Finding Boundless Love
“Being here for more than five years means everyone knows who you are, and you can’t help but feel loved,” says Andrew Baroody.
Reported by Oksana Lypowecky
Communication Officer, NPH Mexico
July 18, 2016
In July 2016, Andrew Baroody returned to Herndon, VA, after spending five years at NPH Mexico. He started as a caregiver/swim instructor and left as volunteer and visitor coordinator. In his own words, he tells us a bit about his experience.
I found out about NPH from an old dorm buddy who volunteered for two years at NPH Mexico. Having studied a semester in Mexico and having a great joy and gift for working and being with kids, NPH sounded like the perfect fit for me. Beginning my volunteer year in January 2011, just shy of 23 years old, I had no idea that five years later I would still be here, nor how much this home would really come to change my life.
My volunteer experience as a caregiver and swim instructor impacted me so much that one year would not be enough. Two-and-a-half years after beginning I left not knowing if I would ever return as more than a visitor. A few months later I got a call offering me the opportunity to return as the volunteer and visitor coordinator. I was going back.
I originally became a volunteer because I simply loved working with kids and wanted to be able to do that somewhere it was needed. I came back because I grew to love these kids, and relished the thought of being able to spend more time as a part of their lives.
What he has learned
Teaching. Learning. Boundless love. Working together as a team with people from tons of cultural backgrounds and upbringings. Sharing.
I remember one birthday: I was a caregiver for 30 or so six- to nine-year-old boys. They got wind it was my birthday (they always do) and many came to me and gave me their little toy car or a stuffed animal or some other small trinket. I left the dorm with my arms full of toys I would never use, but an even fuller heart and eyes filling with tears.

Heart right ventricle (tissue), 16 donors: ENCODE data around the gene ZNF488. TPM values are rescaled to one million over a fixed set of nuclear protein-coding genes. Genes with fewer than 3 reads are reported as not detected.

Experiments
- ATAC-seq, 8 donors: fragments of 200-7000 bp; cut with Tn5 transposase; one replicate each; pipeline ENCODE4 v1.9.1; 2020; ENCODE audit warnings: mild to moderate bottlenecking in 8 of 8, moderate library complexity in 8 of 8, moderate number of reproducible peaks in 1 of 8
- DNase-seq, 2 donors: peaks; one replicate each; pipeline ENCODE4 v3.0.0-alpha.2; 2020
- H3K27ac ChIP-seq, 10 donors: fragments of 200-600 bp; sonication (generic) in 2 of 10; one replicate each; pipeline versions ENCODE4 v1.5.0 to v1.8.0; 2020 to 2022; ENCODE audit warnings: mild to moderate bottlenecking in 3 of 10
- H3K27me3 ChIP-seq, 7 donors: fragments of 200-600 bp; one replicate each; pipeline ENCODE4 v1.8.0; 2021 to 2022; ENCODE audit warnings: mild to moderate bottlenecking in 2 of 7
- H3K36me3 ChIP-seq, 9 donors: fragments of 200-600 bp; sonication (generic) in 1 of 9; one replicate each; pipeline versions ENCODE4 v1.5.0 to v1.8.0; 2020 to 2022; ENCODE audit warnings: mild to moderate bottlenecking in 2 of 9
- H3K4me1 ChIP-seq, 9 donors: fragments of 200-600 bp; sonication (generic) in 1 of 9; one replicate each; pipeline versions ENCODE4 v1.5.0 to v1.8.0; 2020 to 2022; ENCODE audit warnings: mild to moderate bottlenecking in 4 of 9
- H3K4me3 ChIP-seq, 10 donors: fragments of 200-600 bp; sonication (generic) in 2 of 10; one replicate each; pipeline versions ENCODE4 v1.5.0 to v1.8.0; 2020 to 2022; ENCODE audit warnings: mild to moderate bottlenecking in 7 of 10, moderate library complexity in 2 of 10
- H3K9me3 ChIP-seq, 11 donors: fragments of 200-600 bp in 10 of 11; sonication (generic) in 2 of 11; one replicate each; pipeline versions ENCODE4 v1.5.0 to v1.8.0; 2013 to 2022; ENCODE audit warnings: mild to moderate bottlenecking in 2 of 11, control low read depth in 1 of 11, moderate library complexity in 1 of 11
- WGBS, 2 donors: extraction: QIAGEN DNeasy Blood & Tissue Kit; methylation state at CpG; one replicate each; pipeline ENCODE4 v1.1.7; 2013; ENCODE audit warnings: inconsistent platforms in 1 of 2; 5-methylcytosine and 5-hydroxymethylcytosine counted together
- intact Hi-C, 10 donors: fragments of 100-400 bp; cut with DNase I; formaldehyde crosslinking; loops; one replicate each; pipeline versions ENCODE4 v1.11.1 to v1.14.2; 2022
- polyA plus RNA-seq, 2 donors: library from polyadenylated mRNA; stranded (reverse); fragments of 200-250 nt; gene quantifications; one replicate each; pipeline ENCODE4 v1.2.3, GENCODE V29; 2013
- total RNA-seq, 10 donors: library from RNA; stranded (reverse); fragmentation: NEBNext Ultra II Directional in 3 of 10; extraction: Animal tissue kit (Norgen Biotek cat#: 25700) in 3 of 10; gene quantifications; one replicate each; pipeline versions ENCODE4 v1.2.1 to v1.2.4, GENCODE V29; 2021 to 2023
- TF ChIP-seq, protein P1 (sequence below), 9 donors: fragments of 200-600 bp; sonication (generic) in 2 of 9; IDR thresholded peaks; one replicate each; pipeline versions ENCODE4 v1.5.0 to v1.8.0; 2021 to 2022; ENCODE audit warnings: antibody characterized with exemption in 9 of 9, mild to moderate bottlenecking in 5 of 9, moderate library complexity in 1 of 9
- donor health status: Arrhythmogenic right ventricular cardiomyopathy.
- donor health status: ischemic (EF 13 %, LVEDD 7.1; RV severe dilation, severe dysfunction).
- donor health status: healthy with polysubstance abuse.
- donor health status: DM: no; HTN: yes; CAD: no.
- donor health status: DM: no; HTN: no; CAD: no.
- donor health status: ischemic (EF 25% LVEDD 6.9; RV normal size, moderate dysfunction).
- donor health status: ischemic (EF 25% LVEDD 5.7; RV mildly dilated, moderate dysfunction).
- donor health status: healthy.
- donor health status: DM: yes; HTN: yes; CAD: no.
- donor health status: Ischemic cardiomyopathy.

These tiny, beautiful little humans had taught me yet again what it is to give, and their giving only made me conscious of how much more I myself could give.
Each of them only had but two or three small toys of their own, and here they were giving me one of the few things of their own without hesitation.
How he has grown
I’ve grown as a professional in organizational, communication and leadership skills.
I’ve learned I need very little to be happy with the life I have and I’ve learned countless times that with very little investment in a child you can see great returns, in the form of a smile, a hug, a connection, a high five, in renewed positivity, in hope, in admiration.
A great memory is teaching kids to swim. And watching the process of realization take place – that they can do it all by themselves; the joy that shines forth in their eyes and smiles in that moment; and the excitement, which stays with them for months and even years. Every time I visit the pool they remind me they remember who taught them to swim and enthusiastically show their new skills.
Most fun/best occasion
The International NPH Soccer Tournament, hosted in Mexico in 2014. It was incredible to see the kids mingling with Pequeños from other countries they’d only just met, watching games and eating together, sharing cultures, realizing that they too are part of our own family, swapping jackets from respective countries, sharing tears upon saying farewells after a week of getting to know each other and bonding.
What he will miss
Being here for more than five years means everyone knows who you are, and you can’t help but feel loved.
It’s impossible to walk through the home without hearing your name a handful of times and slapping a few backs and hands. I will miss those yells, those high fives, those passing hugs, those random visits to my office when I’m swamped with other work.
Without a doubt, most of all I’ll miss the kids.
Photos by Katie Baroody